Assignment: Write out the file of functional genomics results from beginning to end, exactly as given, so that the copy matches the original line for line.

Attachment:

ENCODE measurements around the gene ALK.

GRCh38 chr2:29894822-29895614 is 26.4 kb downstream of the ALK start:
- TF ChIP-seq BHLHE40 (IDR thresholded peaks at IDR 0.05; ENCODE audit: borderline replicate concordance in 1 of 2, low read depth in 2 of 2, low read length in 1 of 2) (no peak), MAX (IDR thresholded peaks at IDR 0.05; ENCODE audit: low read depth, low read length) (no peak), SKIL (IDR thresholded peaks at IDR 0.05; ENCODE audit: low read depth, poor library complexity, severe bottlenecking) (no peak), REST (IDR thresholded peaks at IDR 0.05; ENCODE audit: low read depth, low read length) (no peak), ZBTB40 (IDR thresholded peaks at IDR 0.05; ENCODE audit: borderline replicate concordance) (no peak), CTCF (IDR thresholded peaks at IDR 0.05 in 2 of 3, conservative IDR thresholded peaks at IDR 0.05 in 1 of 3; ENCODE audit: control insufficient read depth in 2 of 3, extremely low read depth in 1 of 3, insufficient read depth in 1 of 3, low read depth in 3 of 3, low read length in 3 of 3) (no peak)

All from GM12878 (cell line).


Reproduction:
ENCODE measurements around the gene ALK.

GRCh38 chr2:29894822-29895614 is 26.4 kb downstream of the ALK start:
- TF ChIP-seq BHLHE40 (IDR thresholded peaks at IDR 0.05; ENCODE audit: borderline replicate concordance in 1 of 2, low read depth in 2 of 2, low read length in 1 of 2) (no peak), MAX (IDR thresholded peaks at IDR 0.05; ENCODE audit: low read depth, low read length) (no peak), SKIL (IDR thresholded peaks at IDR 0.05; ENCODE audit: low read depth, poor library complexity, severe bottlenecking) (no peak), REST (IDR thresholded peaks at IDR 0.05; ENCODE audit: low read depth, low read length) (no peak), ZBTB40 (IDR thresholded peaks at IDR 0.05; ENCODE audit: borderline replicate concordance) (no peak), CTCF (IDR thresholded peaks at IDR 0.05 in 2 of 3, conservative IDR thresholded peaks at IDR 0.05 in 1 of 3; ENCODE audit: control insufficient read depth in 2 of 3, extremely low read depth in 1 of 3, insufficient read depth in 1 of 3, low read depth in 3 of 3, low read length in 3 of 3) (no peak)

All from GM12878 (cell line).